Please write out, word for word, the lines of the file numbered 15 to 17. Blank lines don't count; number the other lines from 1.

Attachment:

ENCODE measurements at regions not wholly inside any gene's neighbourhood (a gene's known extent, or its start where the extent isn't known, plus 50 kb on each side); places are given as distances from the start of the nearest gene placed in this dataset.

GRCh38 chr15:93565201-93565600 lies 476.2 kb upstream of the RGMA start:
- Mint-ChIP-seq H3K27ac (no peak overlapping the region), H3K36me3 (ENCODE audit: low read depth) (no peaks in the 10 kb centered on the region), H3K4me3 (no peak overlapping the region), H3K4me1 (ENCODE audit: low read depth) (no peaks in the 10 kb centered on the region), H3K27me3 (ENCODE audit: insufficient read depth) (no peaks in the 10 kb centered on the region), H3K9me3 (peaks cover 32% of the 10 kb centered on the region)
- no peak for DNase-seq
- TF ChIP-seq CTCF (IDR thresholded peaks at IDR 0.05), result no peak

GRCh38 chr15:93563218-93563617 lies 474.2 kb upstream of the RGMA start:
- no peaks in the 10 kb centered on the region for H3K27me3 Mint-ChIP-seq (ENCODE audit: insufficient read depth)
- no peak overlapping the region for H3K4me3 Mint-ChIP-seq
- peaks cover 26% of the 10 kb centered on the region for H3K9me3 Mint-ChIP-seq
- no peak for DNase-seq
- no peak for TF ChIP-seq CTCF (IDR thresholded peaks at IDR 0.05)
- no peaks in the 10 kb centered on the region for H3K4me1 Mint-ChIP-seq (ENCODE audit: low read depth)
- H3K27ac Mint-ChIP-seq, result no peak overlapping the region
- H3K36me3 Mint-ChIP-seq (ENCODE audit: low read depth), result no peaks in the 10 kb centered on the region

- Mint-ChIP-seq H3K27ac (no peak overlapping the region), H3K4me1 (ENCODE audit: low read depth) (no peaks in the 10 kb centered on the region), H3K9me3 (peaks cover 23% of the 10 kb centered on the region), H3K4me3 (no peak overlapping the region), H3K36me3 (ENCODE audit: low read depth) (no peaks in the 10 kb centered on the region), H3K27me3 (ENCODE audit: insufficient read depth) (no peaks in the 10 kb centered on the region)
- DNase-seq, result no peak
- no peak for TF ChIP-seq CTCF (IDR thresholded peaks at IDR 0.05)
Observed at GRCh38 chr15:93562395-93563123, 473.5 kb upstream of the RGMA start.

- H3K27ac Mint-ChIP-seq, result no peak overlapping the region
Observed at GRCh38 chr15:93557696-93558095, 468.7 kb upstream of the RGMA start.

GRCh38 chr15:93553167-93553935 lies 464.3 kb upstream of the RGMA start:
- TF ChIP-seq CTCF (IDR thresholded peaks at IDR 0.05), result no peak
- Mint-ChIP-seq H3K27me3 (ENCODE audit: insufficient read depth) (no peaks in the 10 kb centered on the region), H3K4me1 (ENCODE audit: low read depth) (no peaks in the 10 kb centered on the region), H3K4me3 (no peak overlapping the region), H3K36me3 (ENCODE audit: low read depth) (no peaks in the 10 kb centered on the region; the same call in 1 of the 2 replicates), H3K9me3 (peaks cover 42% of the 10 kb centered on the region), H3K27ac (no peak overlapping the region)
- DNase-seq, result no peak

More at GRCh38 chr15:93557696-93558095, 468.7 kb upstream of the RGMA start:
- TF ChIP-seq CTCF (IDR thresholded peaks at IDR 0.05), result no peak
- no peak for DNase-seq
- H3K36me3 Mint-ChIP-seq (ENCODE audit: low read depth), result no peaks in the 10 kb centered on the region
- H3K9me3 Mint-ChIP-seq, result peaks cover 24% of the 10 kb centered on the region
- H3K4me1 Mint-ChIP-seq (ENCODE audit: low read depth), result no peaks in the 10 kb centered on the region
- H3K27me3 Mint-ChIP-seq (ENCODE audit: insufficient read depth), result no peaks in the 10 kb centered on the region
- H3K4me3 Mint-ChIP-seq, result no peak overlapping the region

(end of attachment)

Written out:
- Mint-ChIP-seq H3K27ac (no peak overlapping the region), H3K4me1 (ENCODE audit: low read depth) (no peaks in the 10 kb centered on the region), H3K9me3 (peaks cover 23% of the 10 kb centered on the region), H3K4me3 (no peak overlapping the region), H3K36me3 (ENCODE audit: low read depth) (no peaks in the 10 kb centered on the region), H3K27me3 (ENCODE audit: insufficient read depth) (no peaks in the 10 kb centered on the region)
- DNase-seq, result no peak
- no peak for TF ChIP-seq CTCF (IDR thresholded peaks at IDR 0.05)